Saturday, May 26, 2012

Religious Liberty: How Times Have Changed - NOT!

Guy Petroziello
Bucks County Courier Times
Tullytown, Pennsylvania

Dear Mr. Petroziello,

A Man for All Seasons, which won the 1966 Academy Award for Best Picture, concerns events that happened "across the pond," nearly six centuries ago.  Perhaps, a feeling that the setting and events were so alien contributed to the film's popularity in the mid 1960s.

Frustrated with being unable to pressure the Pope into granting him an invalid declaration of nullity of his marriage to Queen Katherine of Aragon, King Henry VIII declared himself to be head of the Church in England in 1530.  Though he'd been trying to avoid a public rupture with the king, Henry's former chancellor - Sir Thomas More - was indicted for high treason in 1534.  His "crime"?  Refusing an oath to acknowledge Henry VIII as head of the Church.  Sir Thomas More - the Man for All Seasons of the film - was eventually beheaded with the immortal words: "I die the king's good servant - but God's first."  Sir Thomas More's bravery became a source of inspiration to people of all faiths, who acknowledge the value of religious freedom.
With regard to religious liberty, how times have changed - NOT! 

Archbishop Charles Chaput has noted that "Our national leadership in 2012 seems deaf to matters of religious freedom abroad and unreceptive - or frankly hostile - to religious engagement in public affairs.... Freedom of belief & religious practice used to be a concern that Americans had about other countries. Now it's a concern in ours."  As per a May 25th letter to the Department of Health and Human Services from Dr. Robert O'Hara,
  • "On behalf of the Pennsylvania Catholic Conference (PCC), the public affairs arm of the Catholic Church in Pennsylvania, I respectfully submit comments concerning the Advance Notice of Proposed Rulemaking ('ANPRM') on preventive services. 77 Fed. Reg 16501 (March 21, 2012)....

    "The ANPRM does not remove contraceptive services from the list of mandated preventive services and now that the mandate is a final rule, it is apparent that the objections of PCC and others have been ignored.....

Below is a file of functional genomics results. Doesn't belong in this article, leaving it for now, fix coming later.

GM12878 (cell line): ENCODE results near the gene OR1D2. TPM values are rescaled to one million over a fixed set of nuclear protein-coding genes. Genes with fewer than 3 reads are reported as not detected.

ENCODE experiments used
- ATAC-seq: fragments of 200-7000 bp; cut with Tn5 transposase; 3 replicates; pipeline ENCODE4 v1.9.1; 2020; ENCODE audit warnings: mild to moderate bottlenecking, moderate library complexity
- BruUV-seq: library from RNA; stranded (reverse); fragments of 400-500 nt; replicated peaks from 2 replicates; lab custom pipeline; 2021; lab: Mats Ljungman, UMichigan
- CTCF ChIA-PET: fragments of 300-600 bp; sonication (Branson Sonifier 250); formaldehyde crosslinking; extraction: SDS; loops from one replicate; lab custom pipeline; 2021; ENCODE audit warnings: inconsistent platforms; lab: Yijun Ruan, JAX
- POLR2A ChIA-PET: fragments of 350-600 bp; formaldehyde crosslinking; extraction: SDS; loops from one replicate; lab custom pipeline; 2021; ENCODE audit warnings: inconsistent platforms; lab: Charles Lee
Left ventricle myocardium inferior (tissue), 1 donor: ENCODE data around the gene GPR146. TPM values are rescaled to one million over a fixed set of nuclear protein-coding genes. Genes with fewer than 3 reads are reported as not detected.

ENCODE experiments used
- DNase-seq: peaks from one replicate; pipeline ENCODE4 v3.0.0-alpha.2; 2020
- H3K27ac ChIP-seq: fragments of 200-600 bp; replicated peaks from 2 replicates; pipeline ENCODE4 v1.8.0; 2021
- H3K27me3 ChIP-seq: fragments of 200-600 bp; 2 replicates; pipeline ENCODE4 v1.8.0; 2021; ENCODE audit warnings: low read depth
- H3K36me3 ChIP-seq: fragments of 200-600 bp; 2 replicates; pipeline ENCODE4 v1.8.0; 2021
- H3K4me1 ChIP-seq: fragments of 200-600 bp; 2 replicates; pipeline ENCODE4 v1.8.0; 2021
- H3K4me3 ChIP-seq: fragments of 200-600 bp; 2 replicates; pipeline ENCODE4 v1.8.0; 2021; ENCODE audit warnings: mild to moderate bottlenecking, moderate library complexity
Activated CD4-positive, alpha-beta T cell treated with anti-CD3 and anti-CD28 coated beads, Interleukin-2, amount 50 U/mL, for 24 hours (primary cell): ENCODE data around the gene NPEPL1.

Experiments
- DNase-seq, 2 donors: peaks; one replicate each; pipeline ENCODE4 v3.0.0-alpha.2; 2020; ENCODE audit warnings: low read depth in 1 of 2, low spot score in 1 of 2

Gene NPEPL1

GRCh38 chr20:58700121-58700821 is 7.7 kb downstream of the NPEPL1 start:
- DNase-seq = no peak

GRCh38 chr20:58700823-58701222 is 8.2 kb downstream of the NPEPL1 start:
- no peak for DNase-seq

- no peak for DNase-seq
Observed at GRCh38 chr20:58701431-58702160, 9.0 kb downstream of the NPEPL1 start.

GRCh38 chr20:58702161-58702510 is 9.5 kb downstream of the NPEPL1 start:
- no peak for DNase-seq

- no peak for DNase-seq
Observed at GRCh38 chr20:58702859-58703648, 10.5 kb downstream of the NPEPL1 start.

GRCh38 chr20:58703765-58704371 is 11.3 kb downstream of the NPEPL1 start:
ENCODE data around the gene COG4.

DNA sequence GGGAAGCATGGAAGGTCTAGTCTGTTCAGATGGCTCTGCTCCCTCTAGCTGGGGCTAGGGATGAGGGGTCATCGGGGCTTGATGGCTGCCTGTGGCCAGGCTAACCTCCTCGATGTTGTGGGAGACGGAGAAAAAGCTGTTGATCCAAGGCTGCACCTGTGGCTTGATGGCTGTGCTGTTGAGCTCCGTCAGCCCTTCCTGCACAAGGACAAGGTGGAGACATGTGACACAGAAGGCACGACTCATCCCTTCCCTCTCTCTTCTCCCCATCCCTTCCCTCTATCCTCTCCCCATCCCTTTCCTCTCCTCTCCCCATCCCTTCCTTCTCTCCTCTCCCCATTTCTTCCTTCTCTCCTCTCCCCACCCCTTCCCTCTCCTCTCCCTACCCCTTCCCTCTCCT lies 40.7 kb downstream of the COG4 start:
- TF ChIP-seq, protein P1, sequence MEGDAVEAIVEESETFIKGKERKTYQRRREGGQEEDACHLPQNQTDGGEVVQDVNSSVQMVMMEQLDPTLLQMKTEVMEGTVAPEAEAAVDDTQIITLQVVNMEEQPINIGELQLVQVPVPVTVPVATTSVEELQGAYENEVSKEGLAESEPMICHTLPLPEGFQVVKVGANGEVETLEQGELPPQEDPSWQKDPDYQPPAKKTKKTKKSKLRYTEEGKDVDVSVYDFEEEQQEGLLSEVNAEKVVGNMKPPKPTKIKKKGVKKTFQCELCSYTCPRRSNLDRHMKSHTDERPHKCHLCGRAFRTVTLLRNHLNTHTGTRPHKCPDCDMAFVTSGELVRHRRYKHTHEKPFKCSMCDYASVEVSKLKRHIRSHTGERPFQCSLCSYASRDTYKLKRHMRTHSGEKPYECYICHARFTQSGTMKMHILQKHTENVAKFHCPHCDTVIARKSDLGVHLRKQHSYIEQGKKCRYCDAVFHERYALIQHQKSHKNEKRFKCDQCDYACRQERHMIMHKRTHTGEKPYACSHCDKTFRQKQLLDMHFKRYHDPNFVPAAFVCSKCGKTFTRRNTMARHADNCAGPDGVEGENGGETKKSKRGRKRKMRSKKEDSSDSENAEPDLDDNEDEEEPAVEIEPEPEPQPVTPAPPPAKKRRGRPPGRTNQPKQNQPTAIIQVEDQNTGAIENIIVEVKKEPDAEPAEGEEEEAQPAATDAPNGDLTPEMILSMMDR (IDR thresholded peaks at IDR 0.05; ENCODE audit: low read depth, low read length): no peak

"The ANPRM does nothing to change what the government has mandated, namely, that religious employers/ministries which are insufficiently religious in the view of the government will be required to provide coverage for services to which those employers/ministries object....the Administration has embarked on a course which undermines the very foundations of freedom of religion upon which this nation was constructed.....

    "PCC urges that employers, charitable, health care and educational facilities, insurers and individuals with religious or moral objections are excluded from the mandate. Further, PCC urges removal of the inclusion of prescription contraception including abortifacients, surgical sterilization and counseling from the list of preventive services."
As per an article in Jewish World Review,
  • "the nation's Roman Catholic bishops are trying to refocus Americans on the threats to their religious liberty....this is exactly the sort of project in which all faiths ought to participate....the rights of Catholics not to support activities that contradict their faith is under siege. The issue, as the bishops rightly put it, is not so much whether Catholics are allowed to gather in their churches or pray as they like at home but whether they and their institutions are to go on being permitted to participate in our national life....The bishops write, 'To be Catholic and American should mean not having to choose one over the other.' The same sentence applies to Protestants, Jews, Muslims, Mormons and any other group including atheists who should be standing shoulder-to-shoulder with Catholics in defense of religious freedom" (Jewish World Review, 4/16/12).
Sincerely,

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I am an enormously blessed husband and dad. In regard to my Catholic theological background, I have a certificate in social ministry & a master's degree (moral theology concentration), as well as a catechetical diploma from the Vatican's Sacred Congregation for the Clergy (Nope, I am not now - nor have I have ever been - a seminarian, deacon, or priest.). I feel particularly proud to have a mandatum. I also have a doctorate in Christian counseling psychology.

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